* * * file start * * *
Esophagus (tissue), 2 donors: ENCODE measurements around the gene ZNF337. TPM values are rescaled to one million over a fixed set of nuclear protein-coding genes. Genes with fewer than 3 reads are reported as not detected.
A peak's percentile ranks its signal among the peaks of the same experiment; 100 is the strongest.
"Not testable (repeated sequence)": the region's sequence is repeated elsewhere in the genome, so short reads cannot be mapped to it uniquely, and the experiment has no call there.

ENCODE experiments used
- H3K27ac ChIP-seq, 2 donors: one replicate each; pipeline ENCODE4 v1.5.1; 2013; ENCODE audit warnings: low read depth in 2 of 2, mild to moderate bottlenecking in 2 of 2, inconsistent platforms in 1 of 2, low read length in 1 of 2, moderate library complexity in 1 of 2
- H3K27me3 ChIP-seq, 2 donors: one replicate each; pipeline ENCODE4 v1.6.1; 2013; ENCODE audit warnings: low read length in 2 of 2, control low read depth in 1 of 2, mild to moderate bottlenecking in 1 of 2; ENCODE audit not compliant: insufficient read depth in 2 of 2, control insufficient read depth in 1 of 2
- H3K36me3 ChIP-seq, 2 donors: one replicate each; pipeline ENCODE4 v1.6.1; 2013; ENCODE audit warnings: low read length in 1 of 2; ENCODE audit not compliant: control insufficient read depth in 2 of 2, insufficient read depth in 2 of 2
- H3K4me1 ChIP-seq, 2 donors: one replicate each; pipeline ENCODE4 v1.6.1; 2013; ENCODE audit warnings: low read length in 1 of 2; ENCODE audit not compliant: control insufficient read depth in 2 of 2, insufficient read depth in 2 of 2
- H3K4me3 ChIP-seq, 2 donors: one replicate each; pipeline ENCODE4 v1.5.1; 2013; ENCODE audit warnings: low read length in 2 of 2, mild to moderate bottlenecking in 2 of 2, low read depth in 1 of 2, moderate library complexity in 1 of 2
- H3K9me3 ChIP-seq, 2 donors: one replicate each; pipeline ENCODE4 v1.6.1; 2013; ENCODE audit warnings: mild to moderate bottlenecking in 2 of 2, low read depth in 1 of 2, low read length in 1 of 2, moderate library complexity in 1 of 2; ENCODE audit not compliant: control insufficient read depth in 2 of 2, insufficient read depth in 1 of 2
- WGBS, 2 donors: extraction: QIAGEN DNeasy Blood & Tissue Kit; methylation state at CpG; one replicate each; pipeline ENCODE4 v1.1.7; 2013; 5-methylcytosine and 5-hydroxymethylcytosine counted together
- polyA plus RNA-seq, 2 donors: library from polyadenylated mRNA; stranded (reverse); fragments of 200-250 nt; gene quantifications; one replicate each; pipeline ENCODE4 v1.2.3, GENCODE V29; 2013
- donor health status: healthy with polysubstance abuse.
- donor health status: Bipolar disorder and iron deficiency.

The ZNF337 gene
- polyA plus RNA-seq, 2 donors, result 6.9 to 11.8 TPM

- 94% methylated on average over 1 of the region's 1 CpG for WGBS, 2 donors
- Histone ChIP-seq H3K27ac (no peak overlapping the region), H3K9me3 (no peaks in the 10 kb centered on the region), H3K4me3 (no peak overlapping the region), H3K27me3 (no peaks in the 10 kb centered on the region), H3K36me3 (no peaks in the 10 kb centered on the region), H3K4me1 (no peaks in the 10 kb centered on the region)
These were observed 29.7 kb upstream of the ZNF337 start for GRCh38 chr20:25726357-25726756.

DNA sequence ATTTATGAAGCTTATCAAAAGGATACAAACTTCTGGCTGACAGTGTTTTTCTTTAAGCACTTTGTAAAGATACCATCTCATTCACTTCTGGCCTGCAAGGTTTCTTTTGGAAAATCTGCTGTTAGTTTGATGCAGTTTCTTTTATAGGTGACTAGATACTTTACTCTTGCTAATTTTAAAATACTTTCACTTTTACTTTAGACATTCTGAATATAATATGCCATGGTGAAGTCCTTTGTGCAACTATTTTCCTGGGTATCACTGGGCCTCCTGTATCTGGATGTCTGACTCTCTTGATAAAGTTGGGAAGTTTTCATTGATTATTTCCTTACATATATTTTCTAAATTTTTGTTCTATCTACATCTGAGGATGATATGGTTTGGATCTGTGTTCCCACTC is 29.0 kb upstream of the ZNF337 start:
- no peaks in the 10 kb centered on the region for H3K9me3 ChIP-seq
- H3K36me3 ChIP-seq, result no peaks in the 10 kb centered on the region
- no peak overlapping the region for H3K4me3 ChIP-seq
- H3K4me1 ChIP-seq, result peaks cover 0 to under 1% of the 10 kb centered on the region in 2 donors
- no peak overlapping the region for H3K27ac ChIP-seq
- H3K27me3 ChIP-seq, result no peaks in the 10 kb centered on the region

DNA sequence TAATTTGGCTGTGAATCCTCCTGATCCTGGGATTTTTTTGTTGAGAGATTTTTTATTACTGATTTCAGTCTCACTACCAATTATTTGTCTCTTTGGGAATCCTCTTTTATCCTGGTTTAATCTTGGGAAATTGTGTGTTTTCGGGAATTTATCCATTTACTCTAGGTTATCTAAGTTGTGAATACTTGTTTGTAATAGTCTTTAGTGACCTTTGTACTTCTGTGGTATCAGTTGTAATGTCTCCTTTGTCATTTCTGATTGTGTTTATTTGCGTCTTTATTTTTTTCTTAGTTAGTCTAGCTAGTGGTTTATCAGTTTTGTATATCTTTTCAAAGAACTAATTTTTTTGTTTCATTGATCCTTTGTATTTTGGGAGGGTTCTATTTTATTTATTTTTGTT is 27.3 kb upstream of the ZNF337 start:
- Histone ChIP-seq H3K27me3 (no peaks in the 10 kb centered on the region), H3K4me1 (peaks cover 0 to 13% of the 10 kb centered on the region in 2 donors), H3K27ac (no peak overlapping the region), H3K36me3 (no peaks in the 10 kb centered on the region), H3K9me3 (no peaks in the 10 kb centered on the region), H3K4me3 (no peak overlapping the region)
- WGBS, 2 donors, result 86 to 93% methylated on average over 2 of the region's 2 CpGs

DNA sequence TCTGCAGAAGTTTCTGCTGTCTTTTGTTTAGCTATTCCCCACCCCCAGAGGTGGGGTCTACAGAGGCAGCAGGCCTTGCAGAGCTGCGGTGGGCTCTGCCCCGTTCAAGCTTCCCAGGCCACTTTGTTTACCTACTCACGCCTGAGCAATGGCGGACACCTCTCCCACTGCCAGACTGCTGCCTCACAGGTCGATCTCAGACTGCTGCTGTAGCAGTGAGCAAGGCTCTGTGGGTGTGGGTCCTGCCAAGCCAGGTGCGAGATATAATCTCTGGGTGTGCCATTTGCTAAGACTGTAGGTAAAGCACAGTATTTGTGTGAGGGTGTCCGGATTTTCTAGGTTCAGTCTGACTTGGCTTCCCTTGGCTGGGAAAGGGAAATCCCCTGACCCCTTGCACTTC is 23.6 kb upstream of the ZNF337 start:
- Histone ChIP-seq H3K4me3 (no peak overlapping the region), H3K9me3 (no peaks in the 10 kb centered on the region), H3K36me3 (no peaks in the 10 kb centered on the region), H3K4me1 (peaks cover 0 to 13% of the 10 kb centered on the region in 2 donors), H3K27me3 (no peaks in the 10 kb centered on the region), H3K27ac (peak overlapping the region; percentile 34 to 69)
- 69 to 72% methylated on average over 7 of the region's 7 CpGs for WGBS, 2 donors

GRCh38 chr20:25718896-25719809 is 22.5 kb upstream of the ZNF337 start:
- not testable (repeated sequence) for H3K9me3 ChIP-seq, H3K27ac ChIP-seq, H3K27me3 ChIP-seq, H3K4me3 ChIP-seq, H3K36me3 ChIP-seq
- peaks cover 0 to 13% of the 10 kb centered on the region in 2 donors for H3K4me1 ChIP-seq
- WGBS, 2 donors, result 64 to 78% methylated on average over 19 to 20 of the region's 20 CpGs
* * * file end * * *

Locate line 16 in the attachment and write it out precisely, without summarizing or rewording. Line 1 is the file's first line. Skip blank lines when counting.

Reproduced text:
- polyA plus RNA-seq, 2 donors, result 6.9 to 11.8 TPM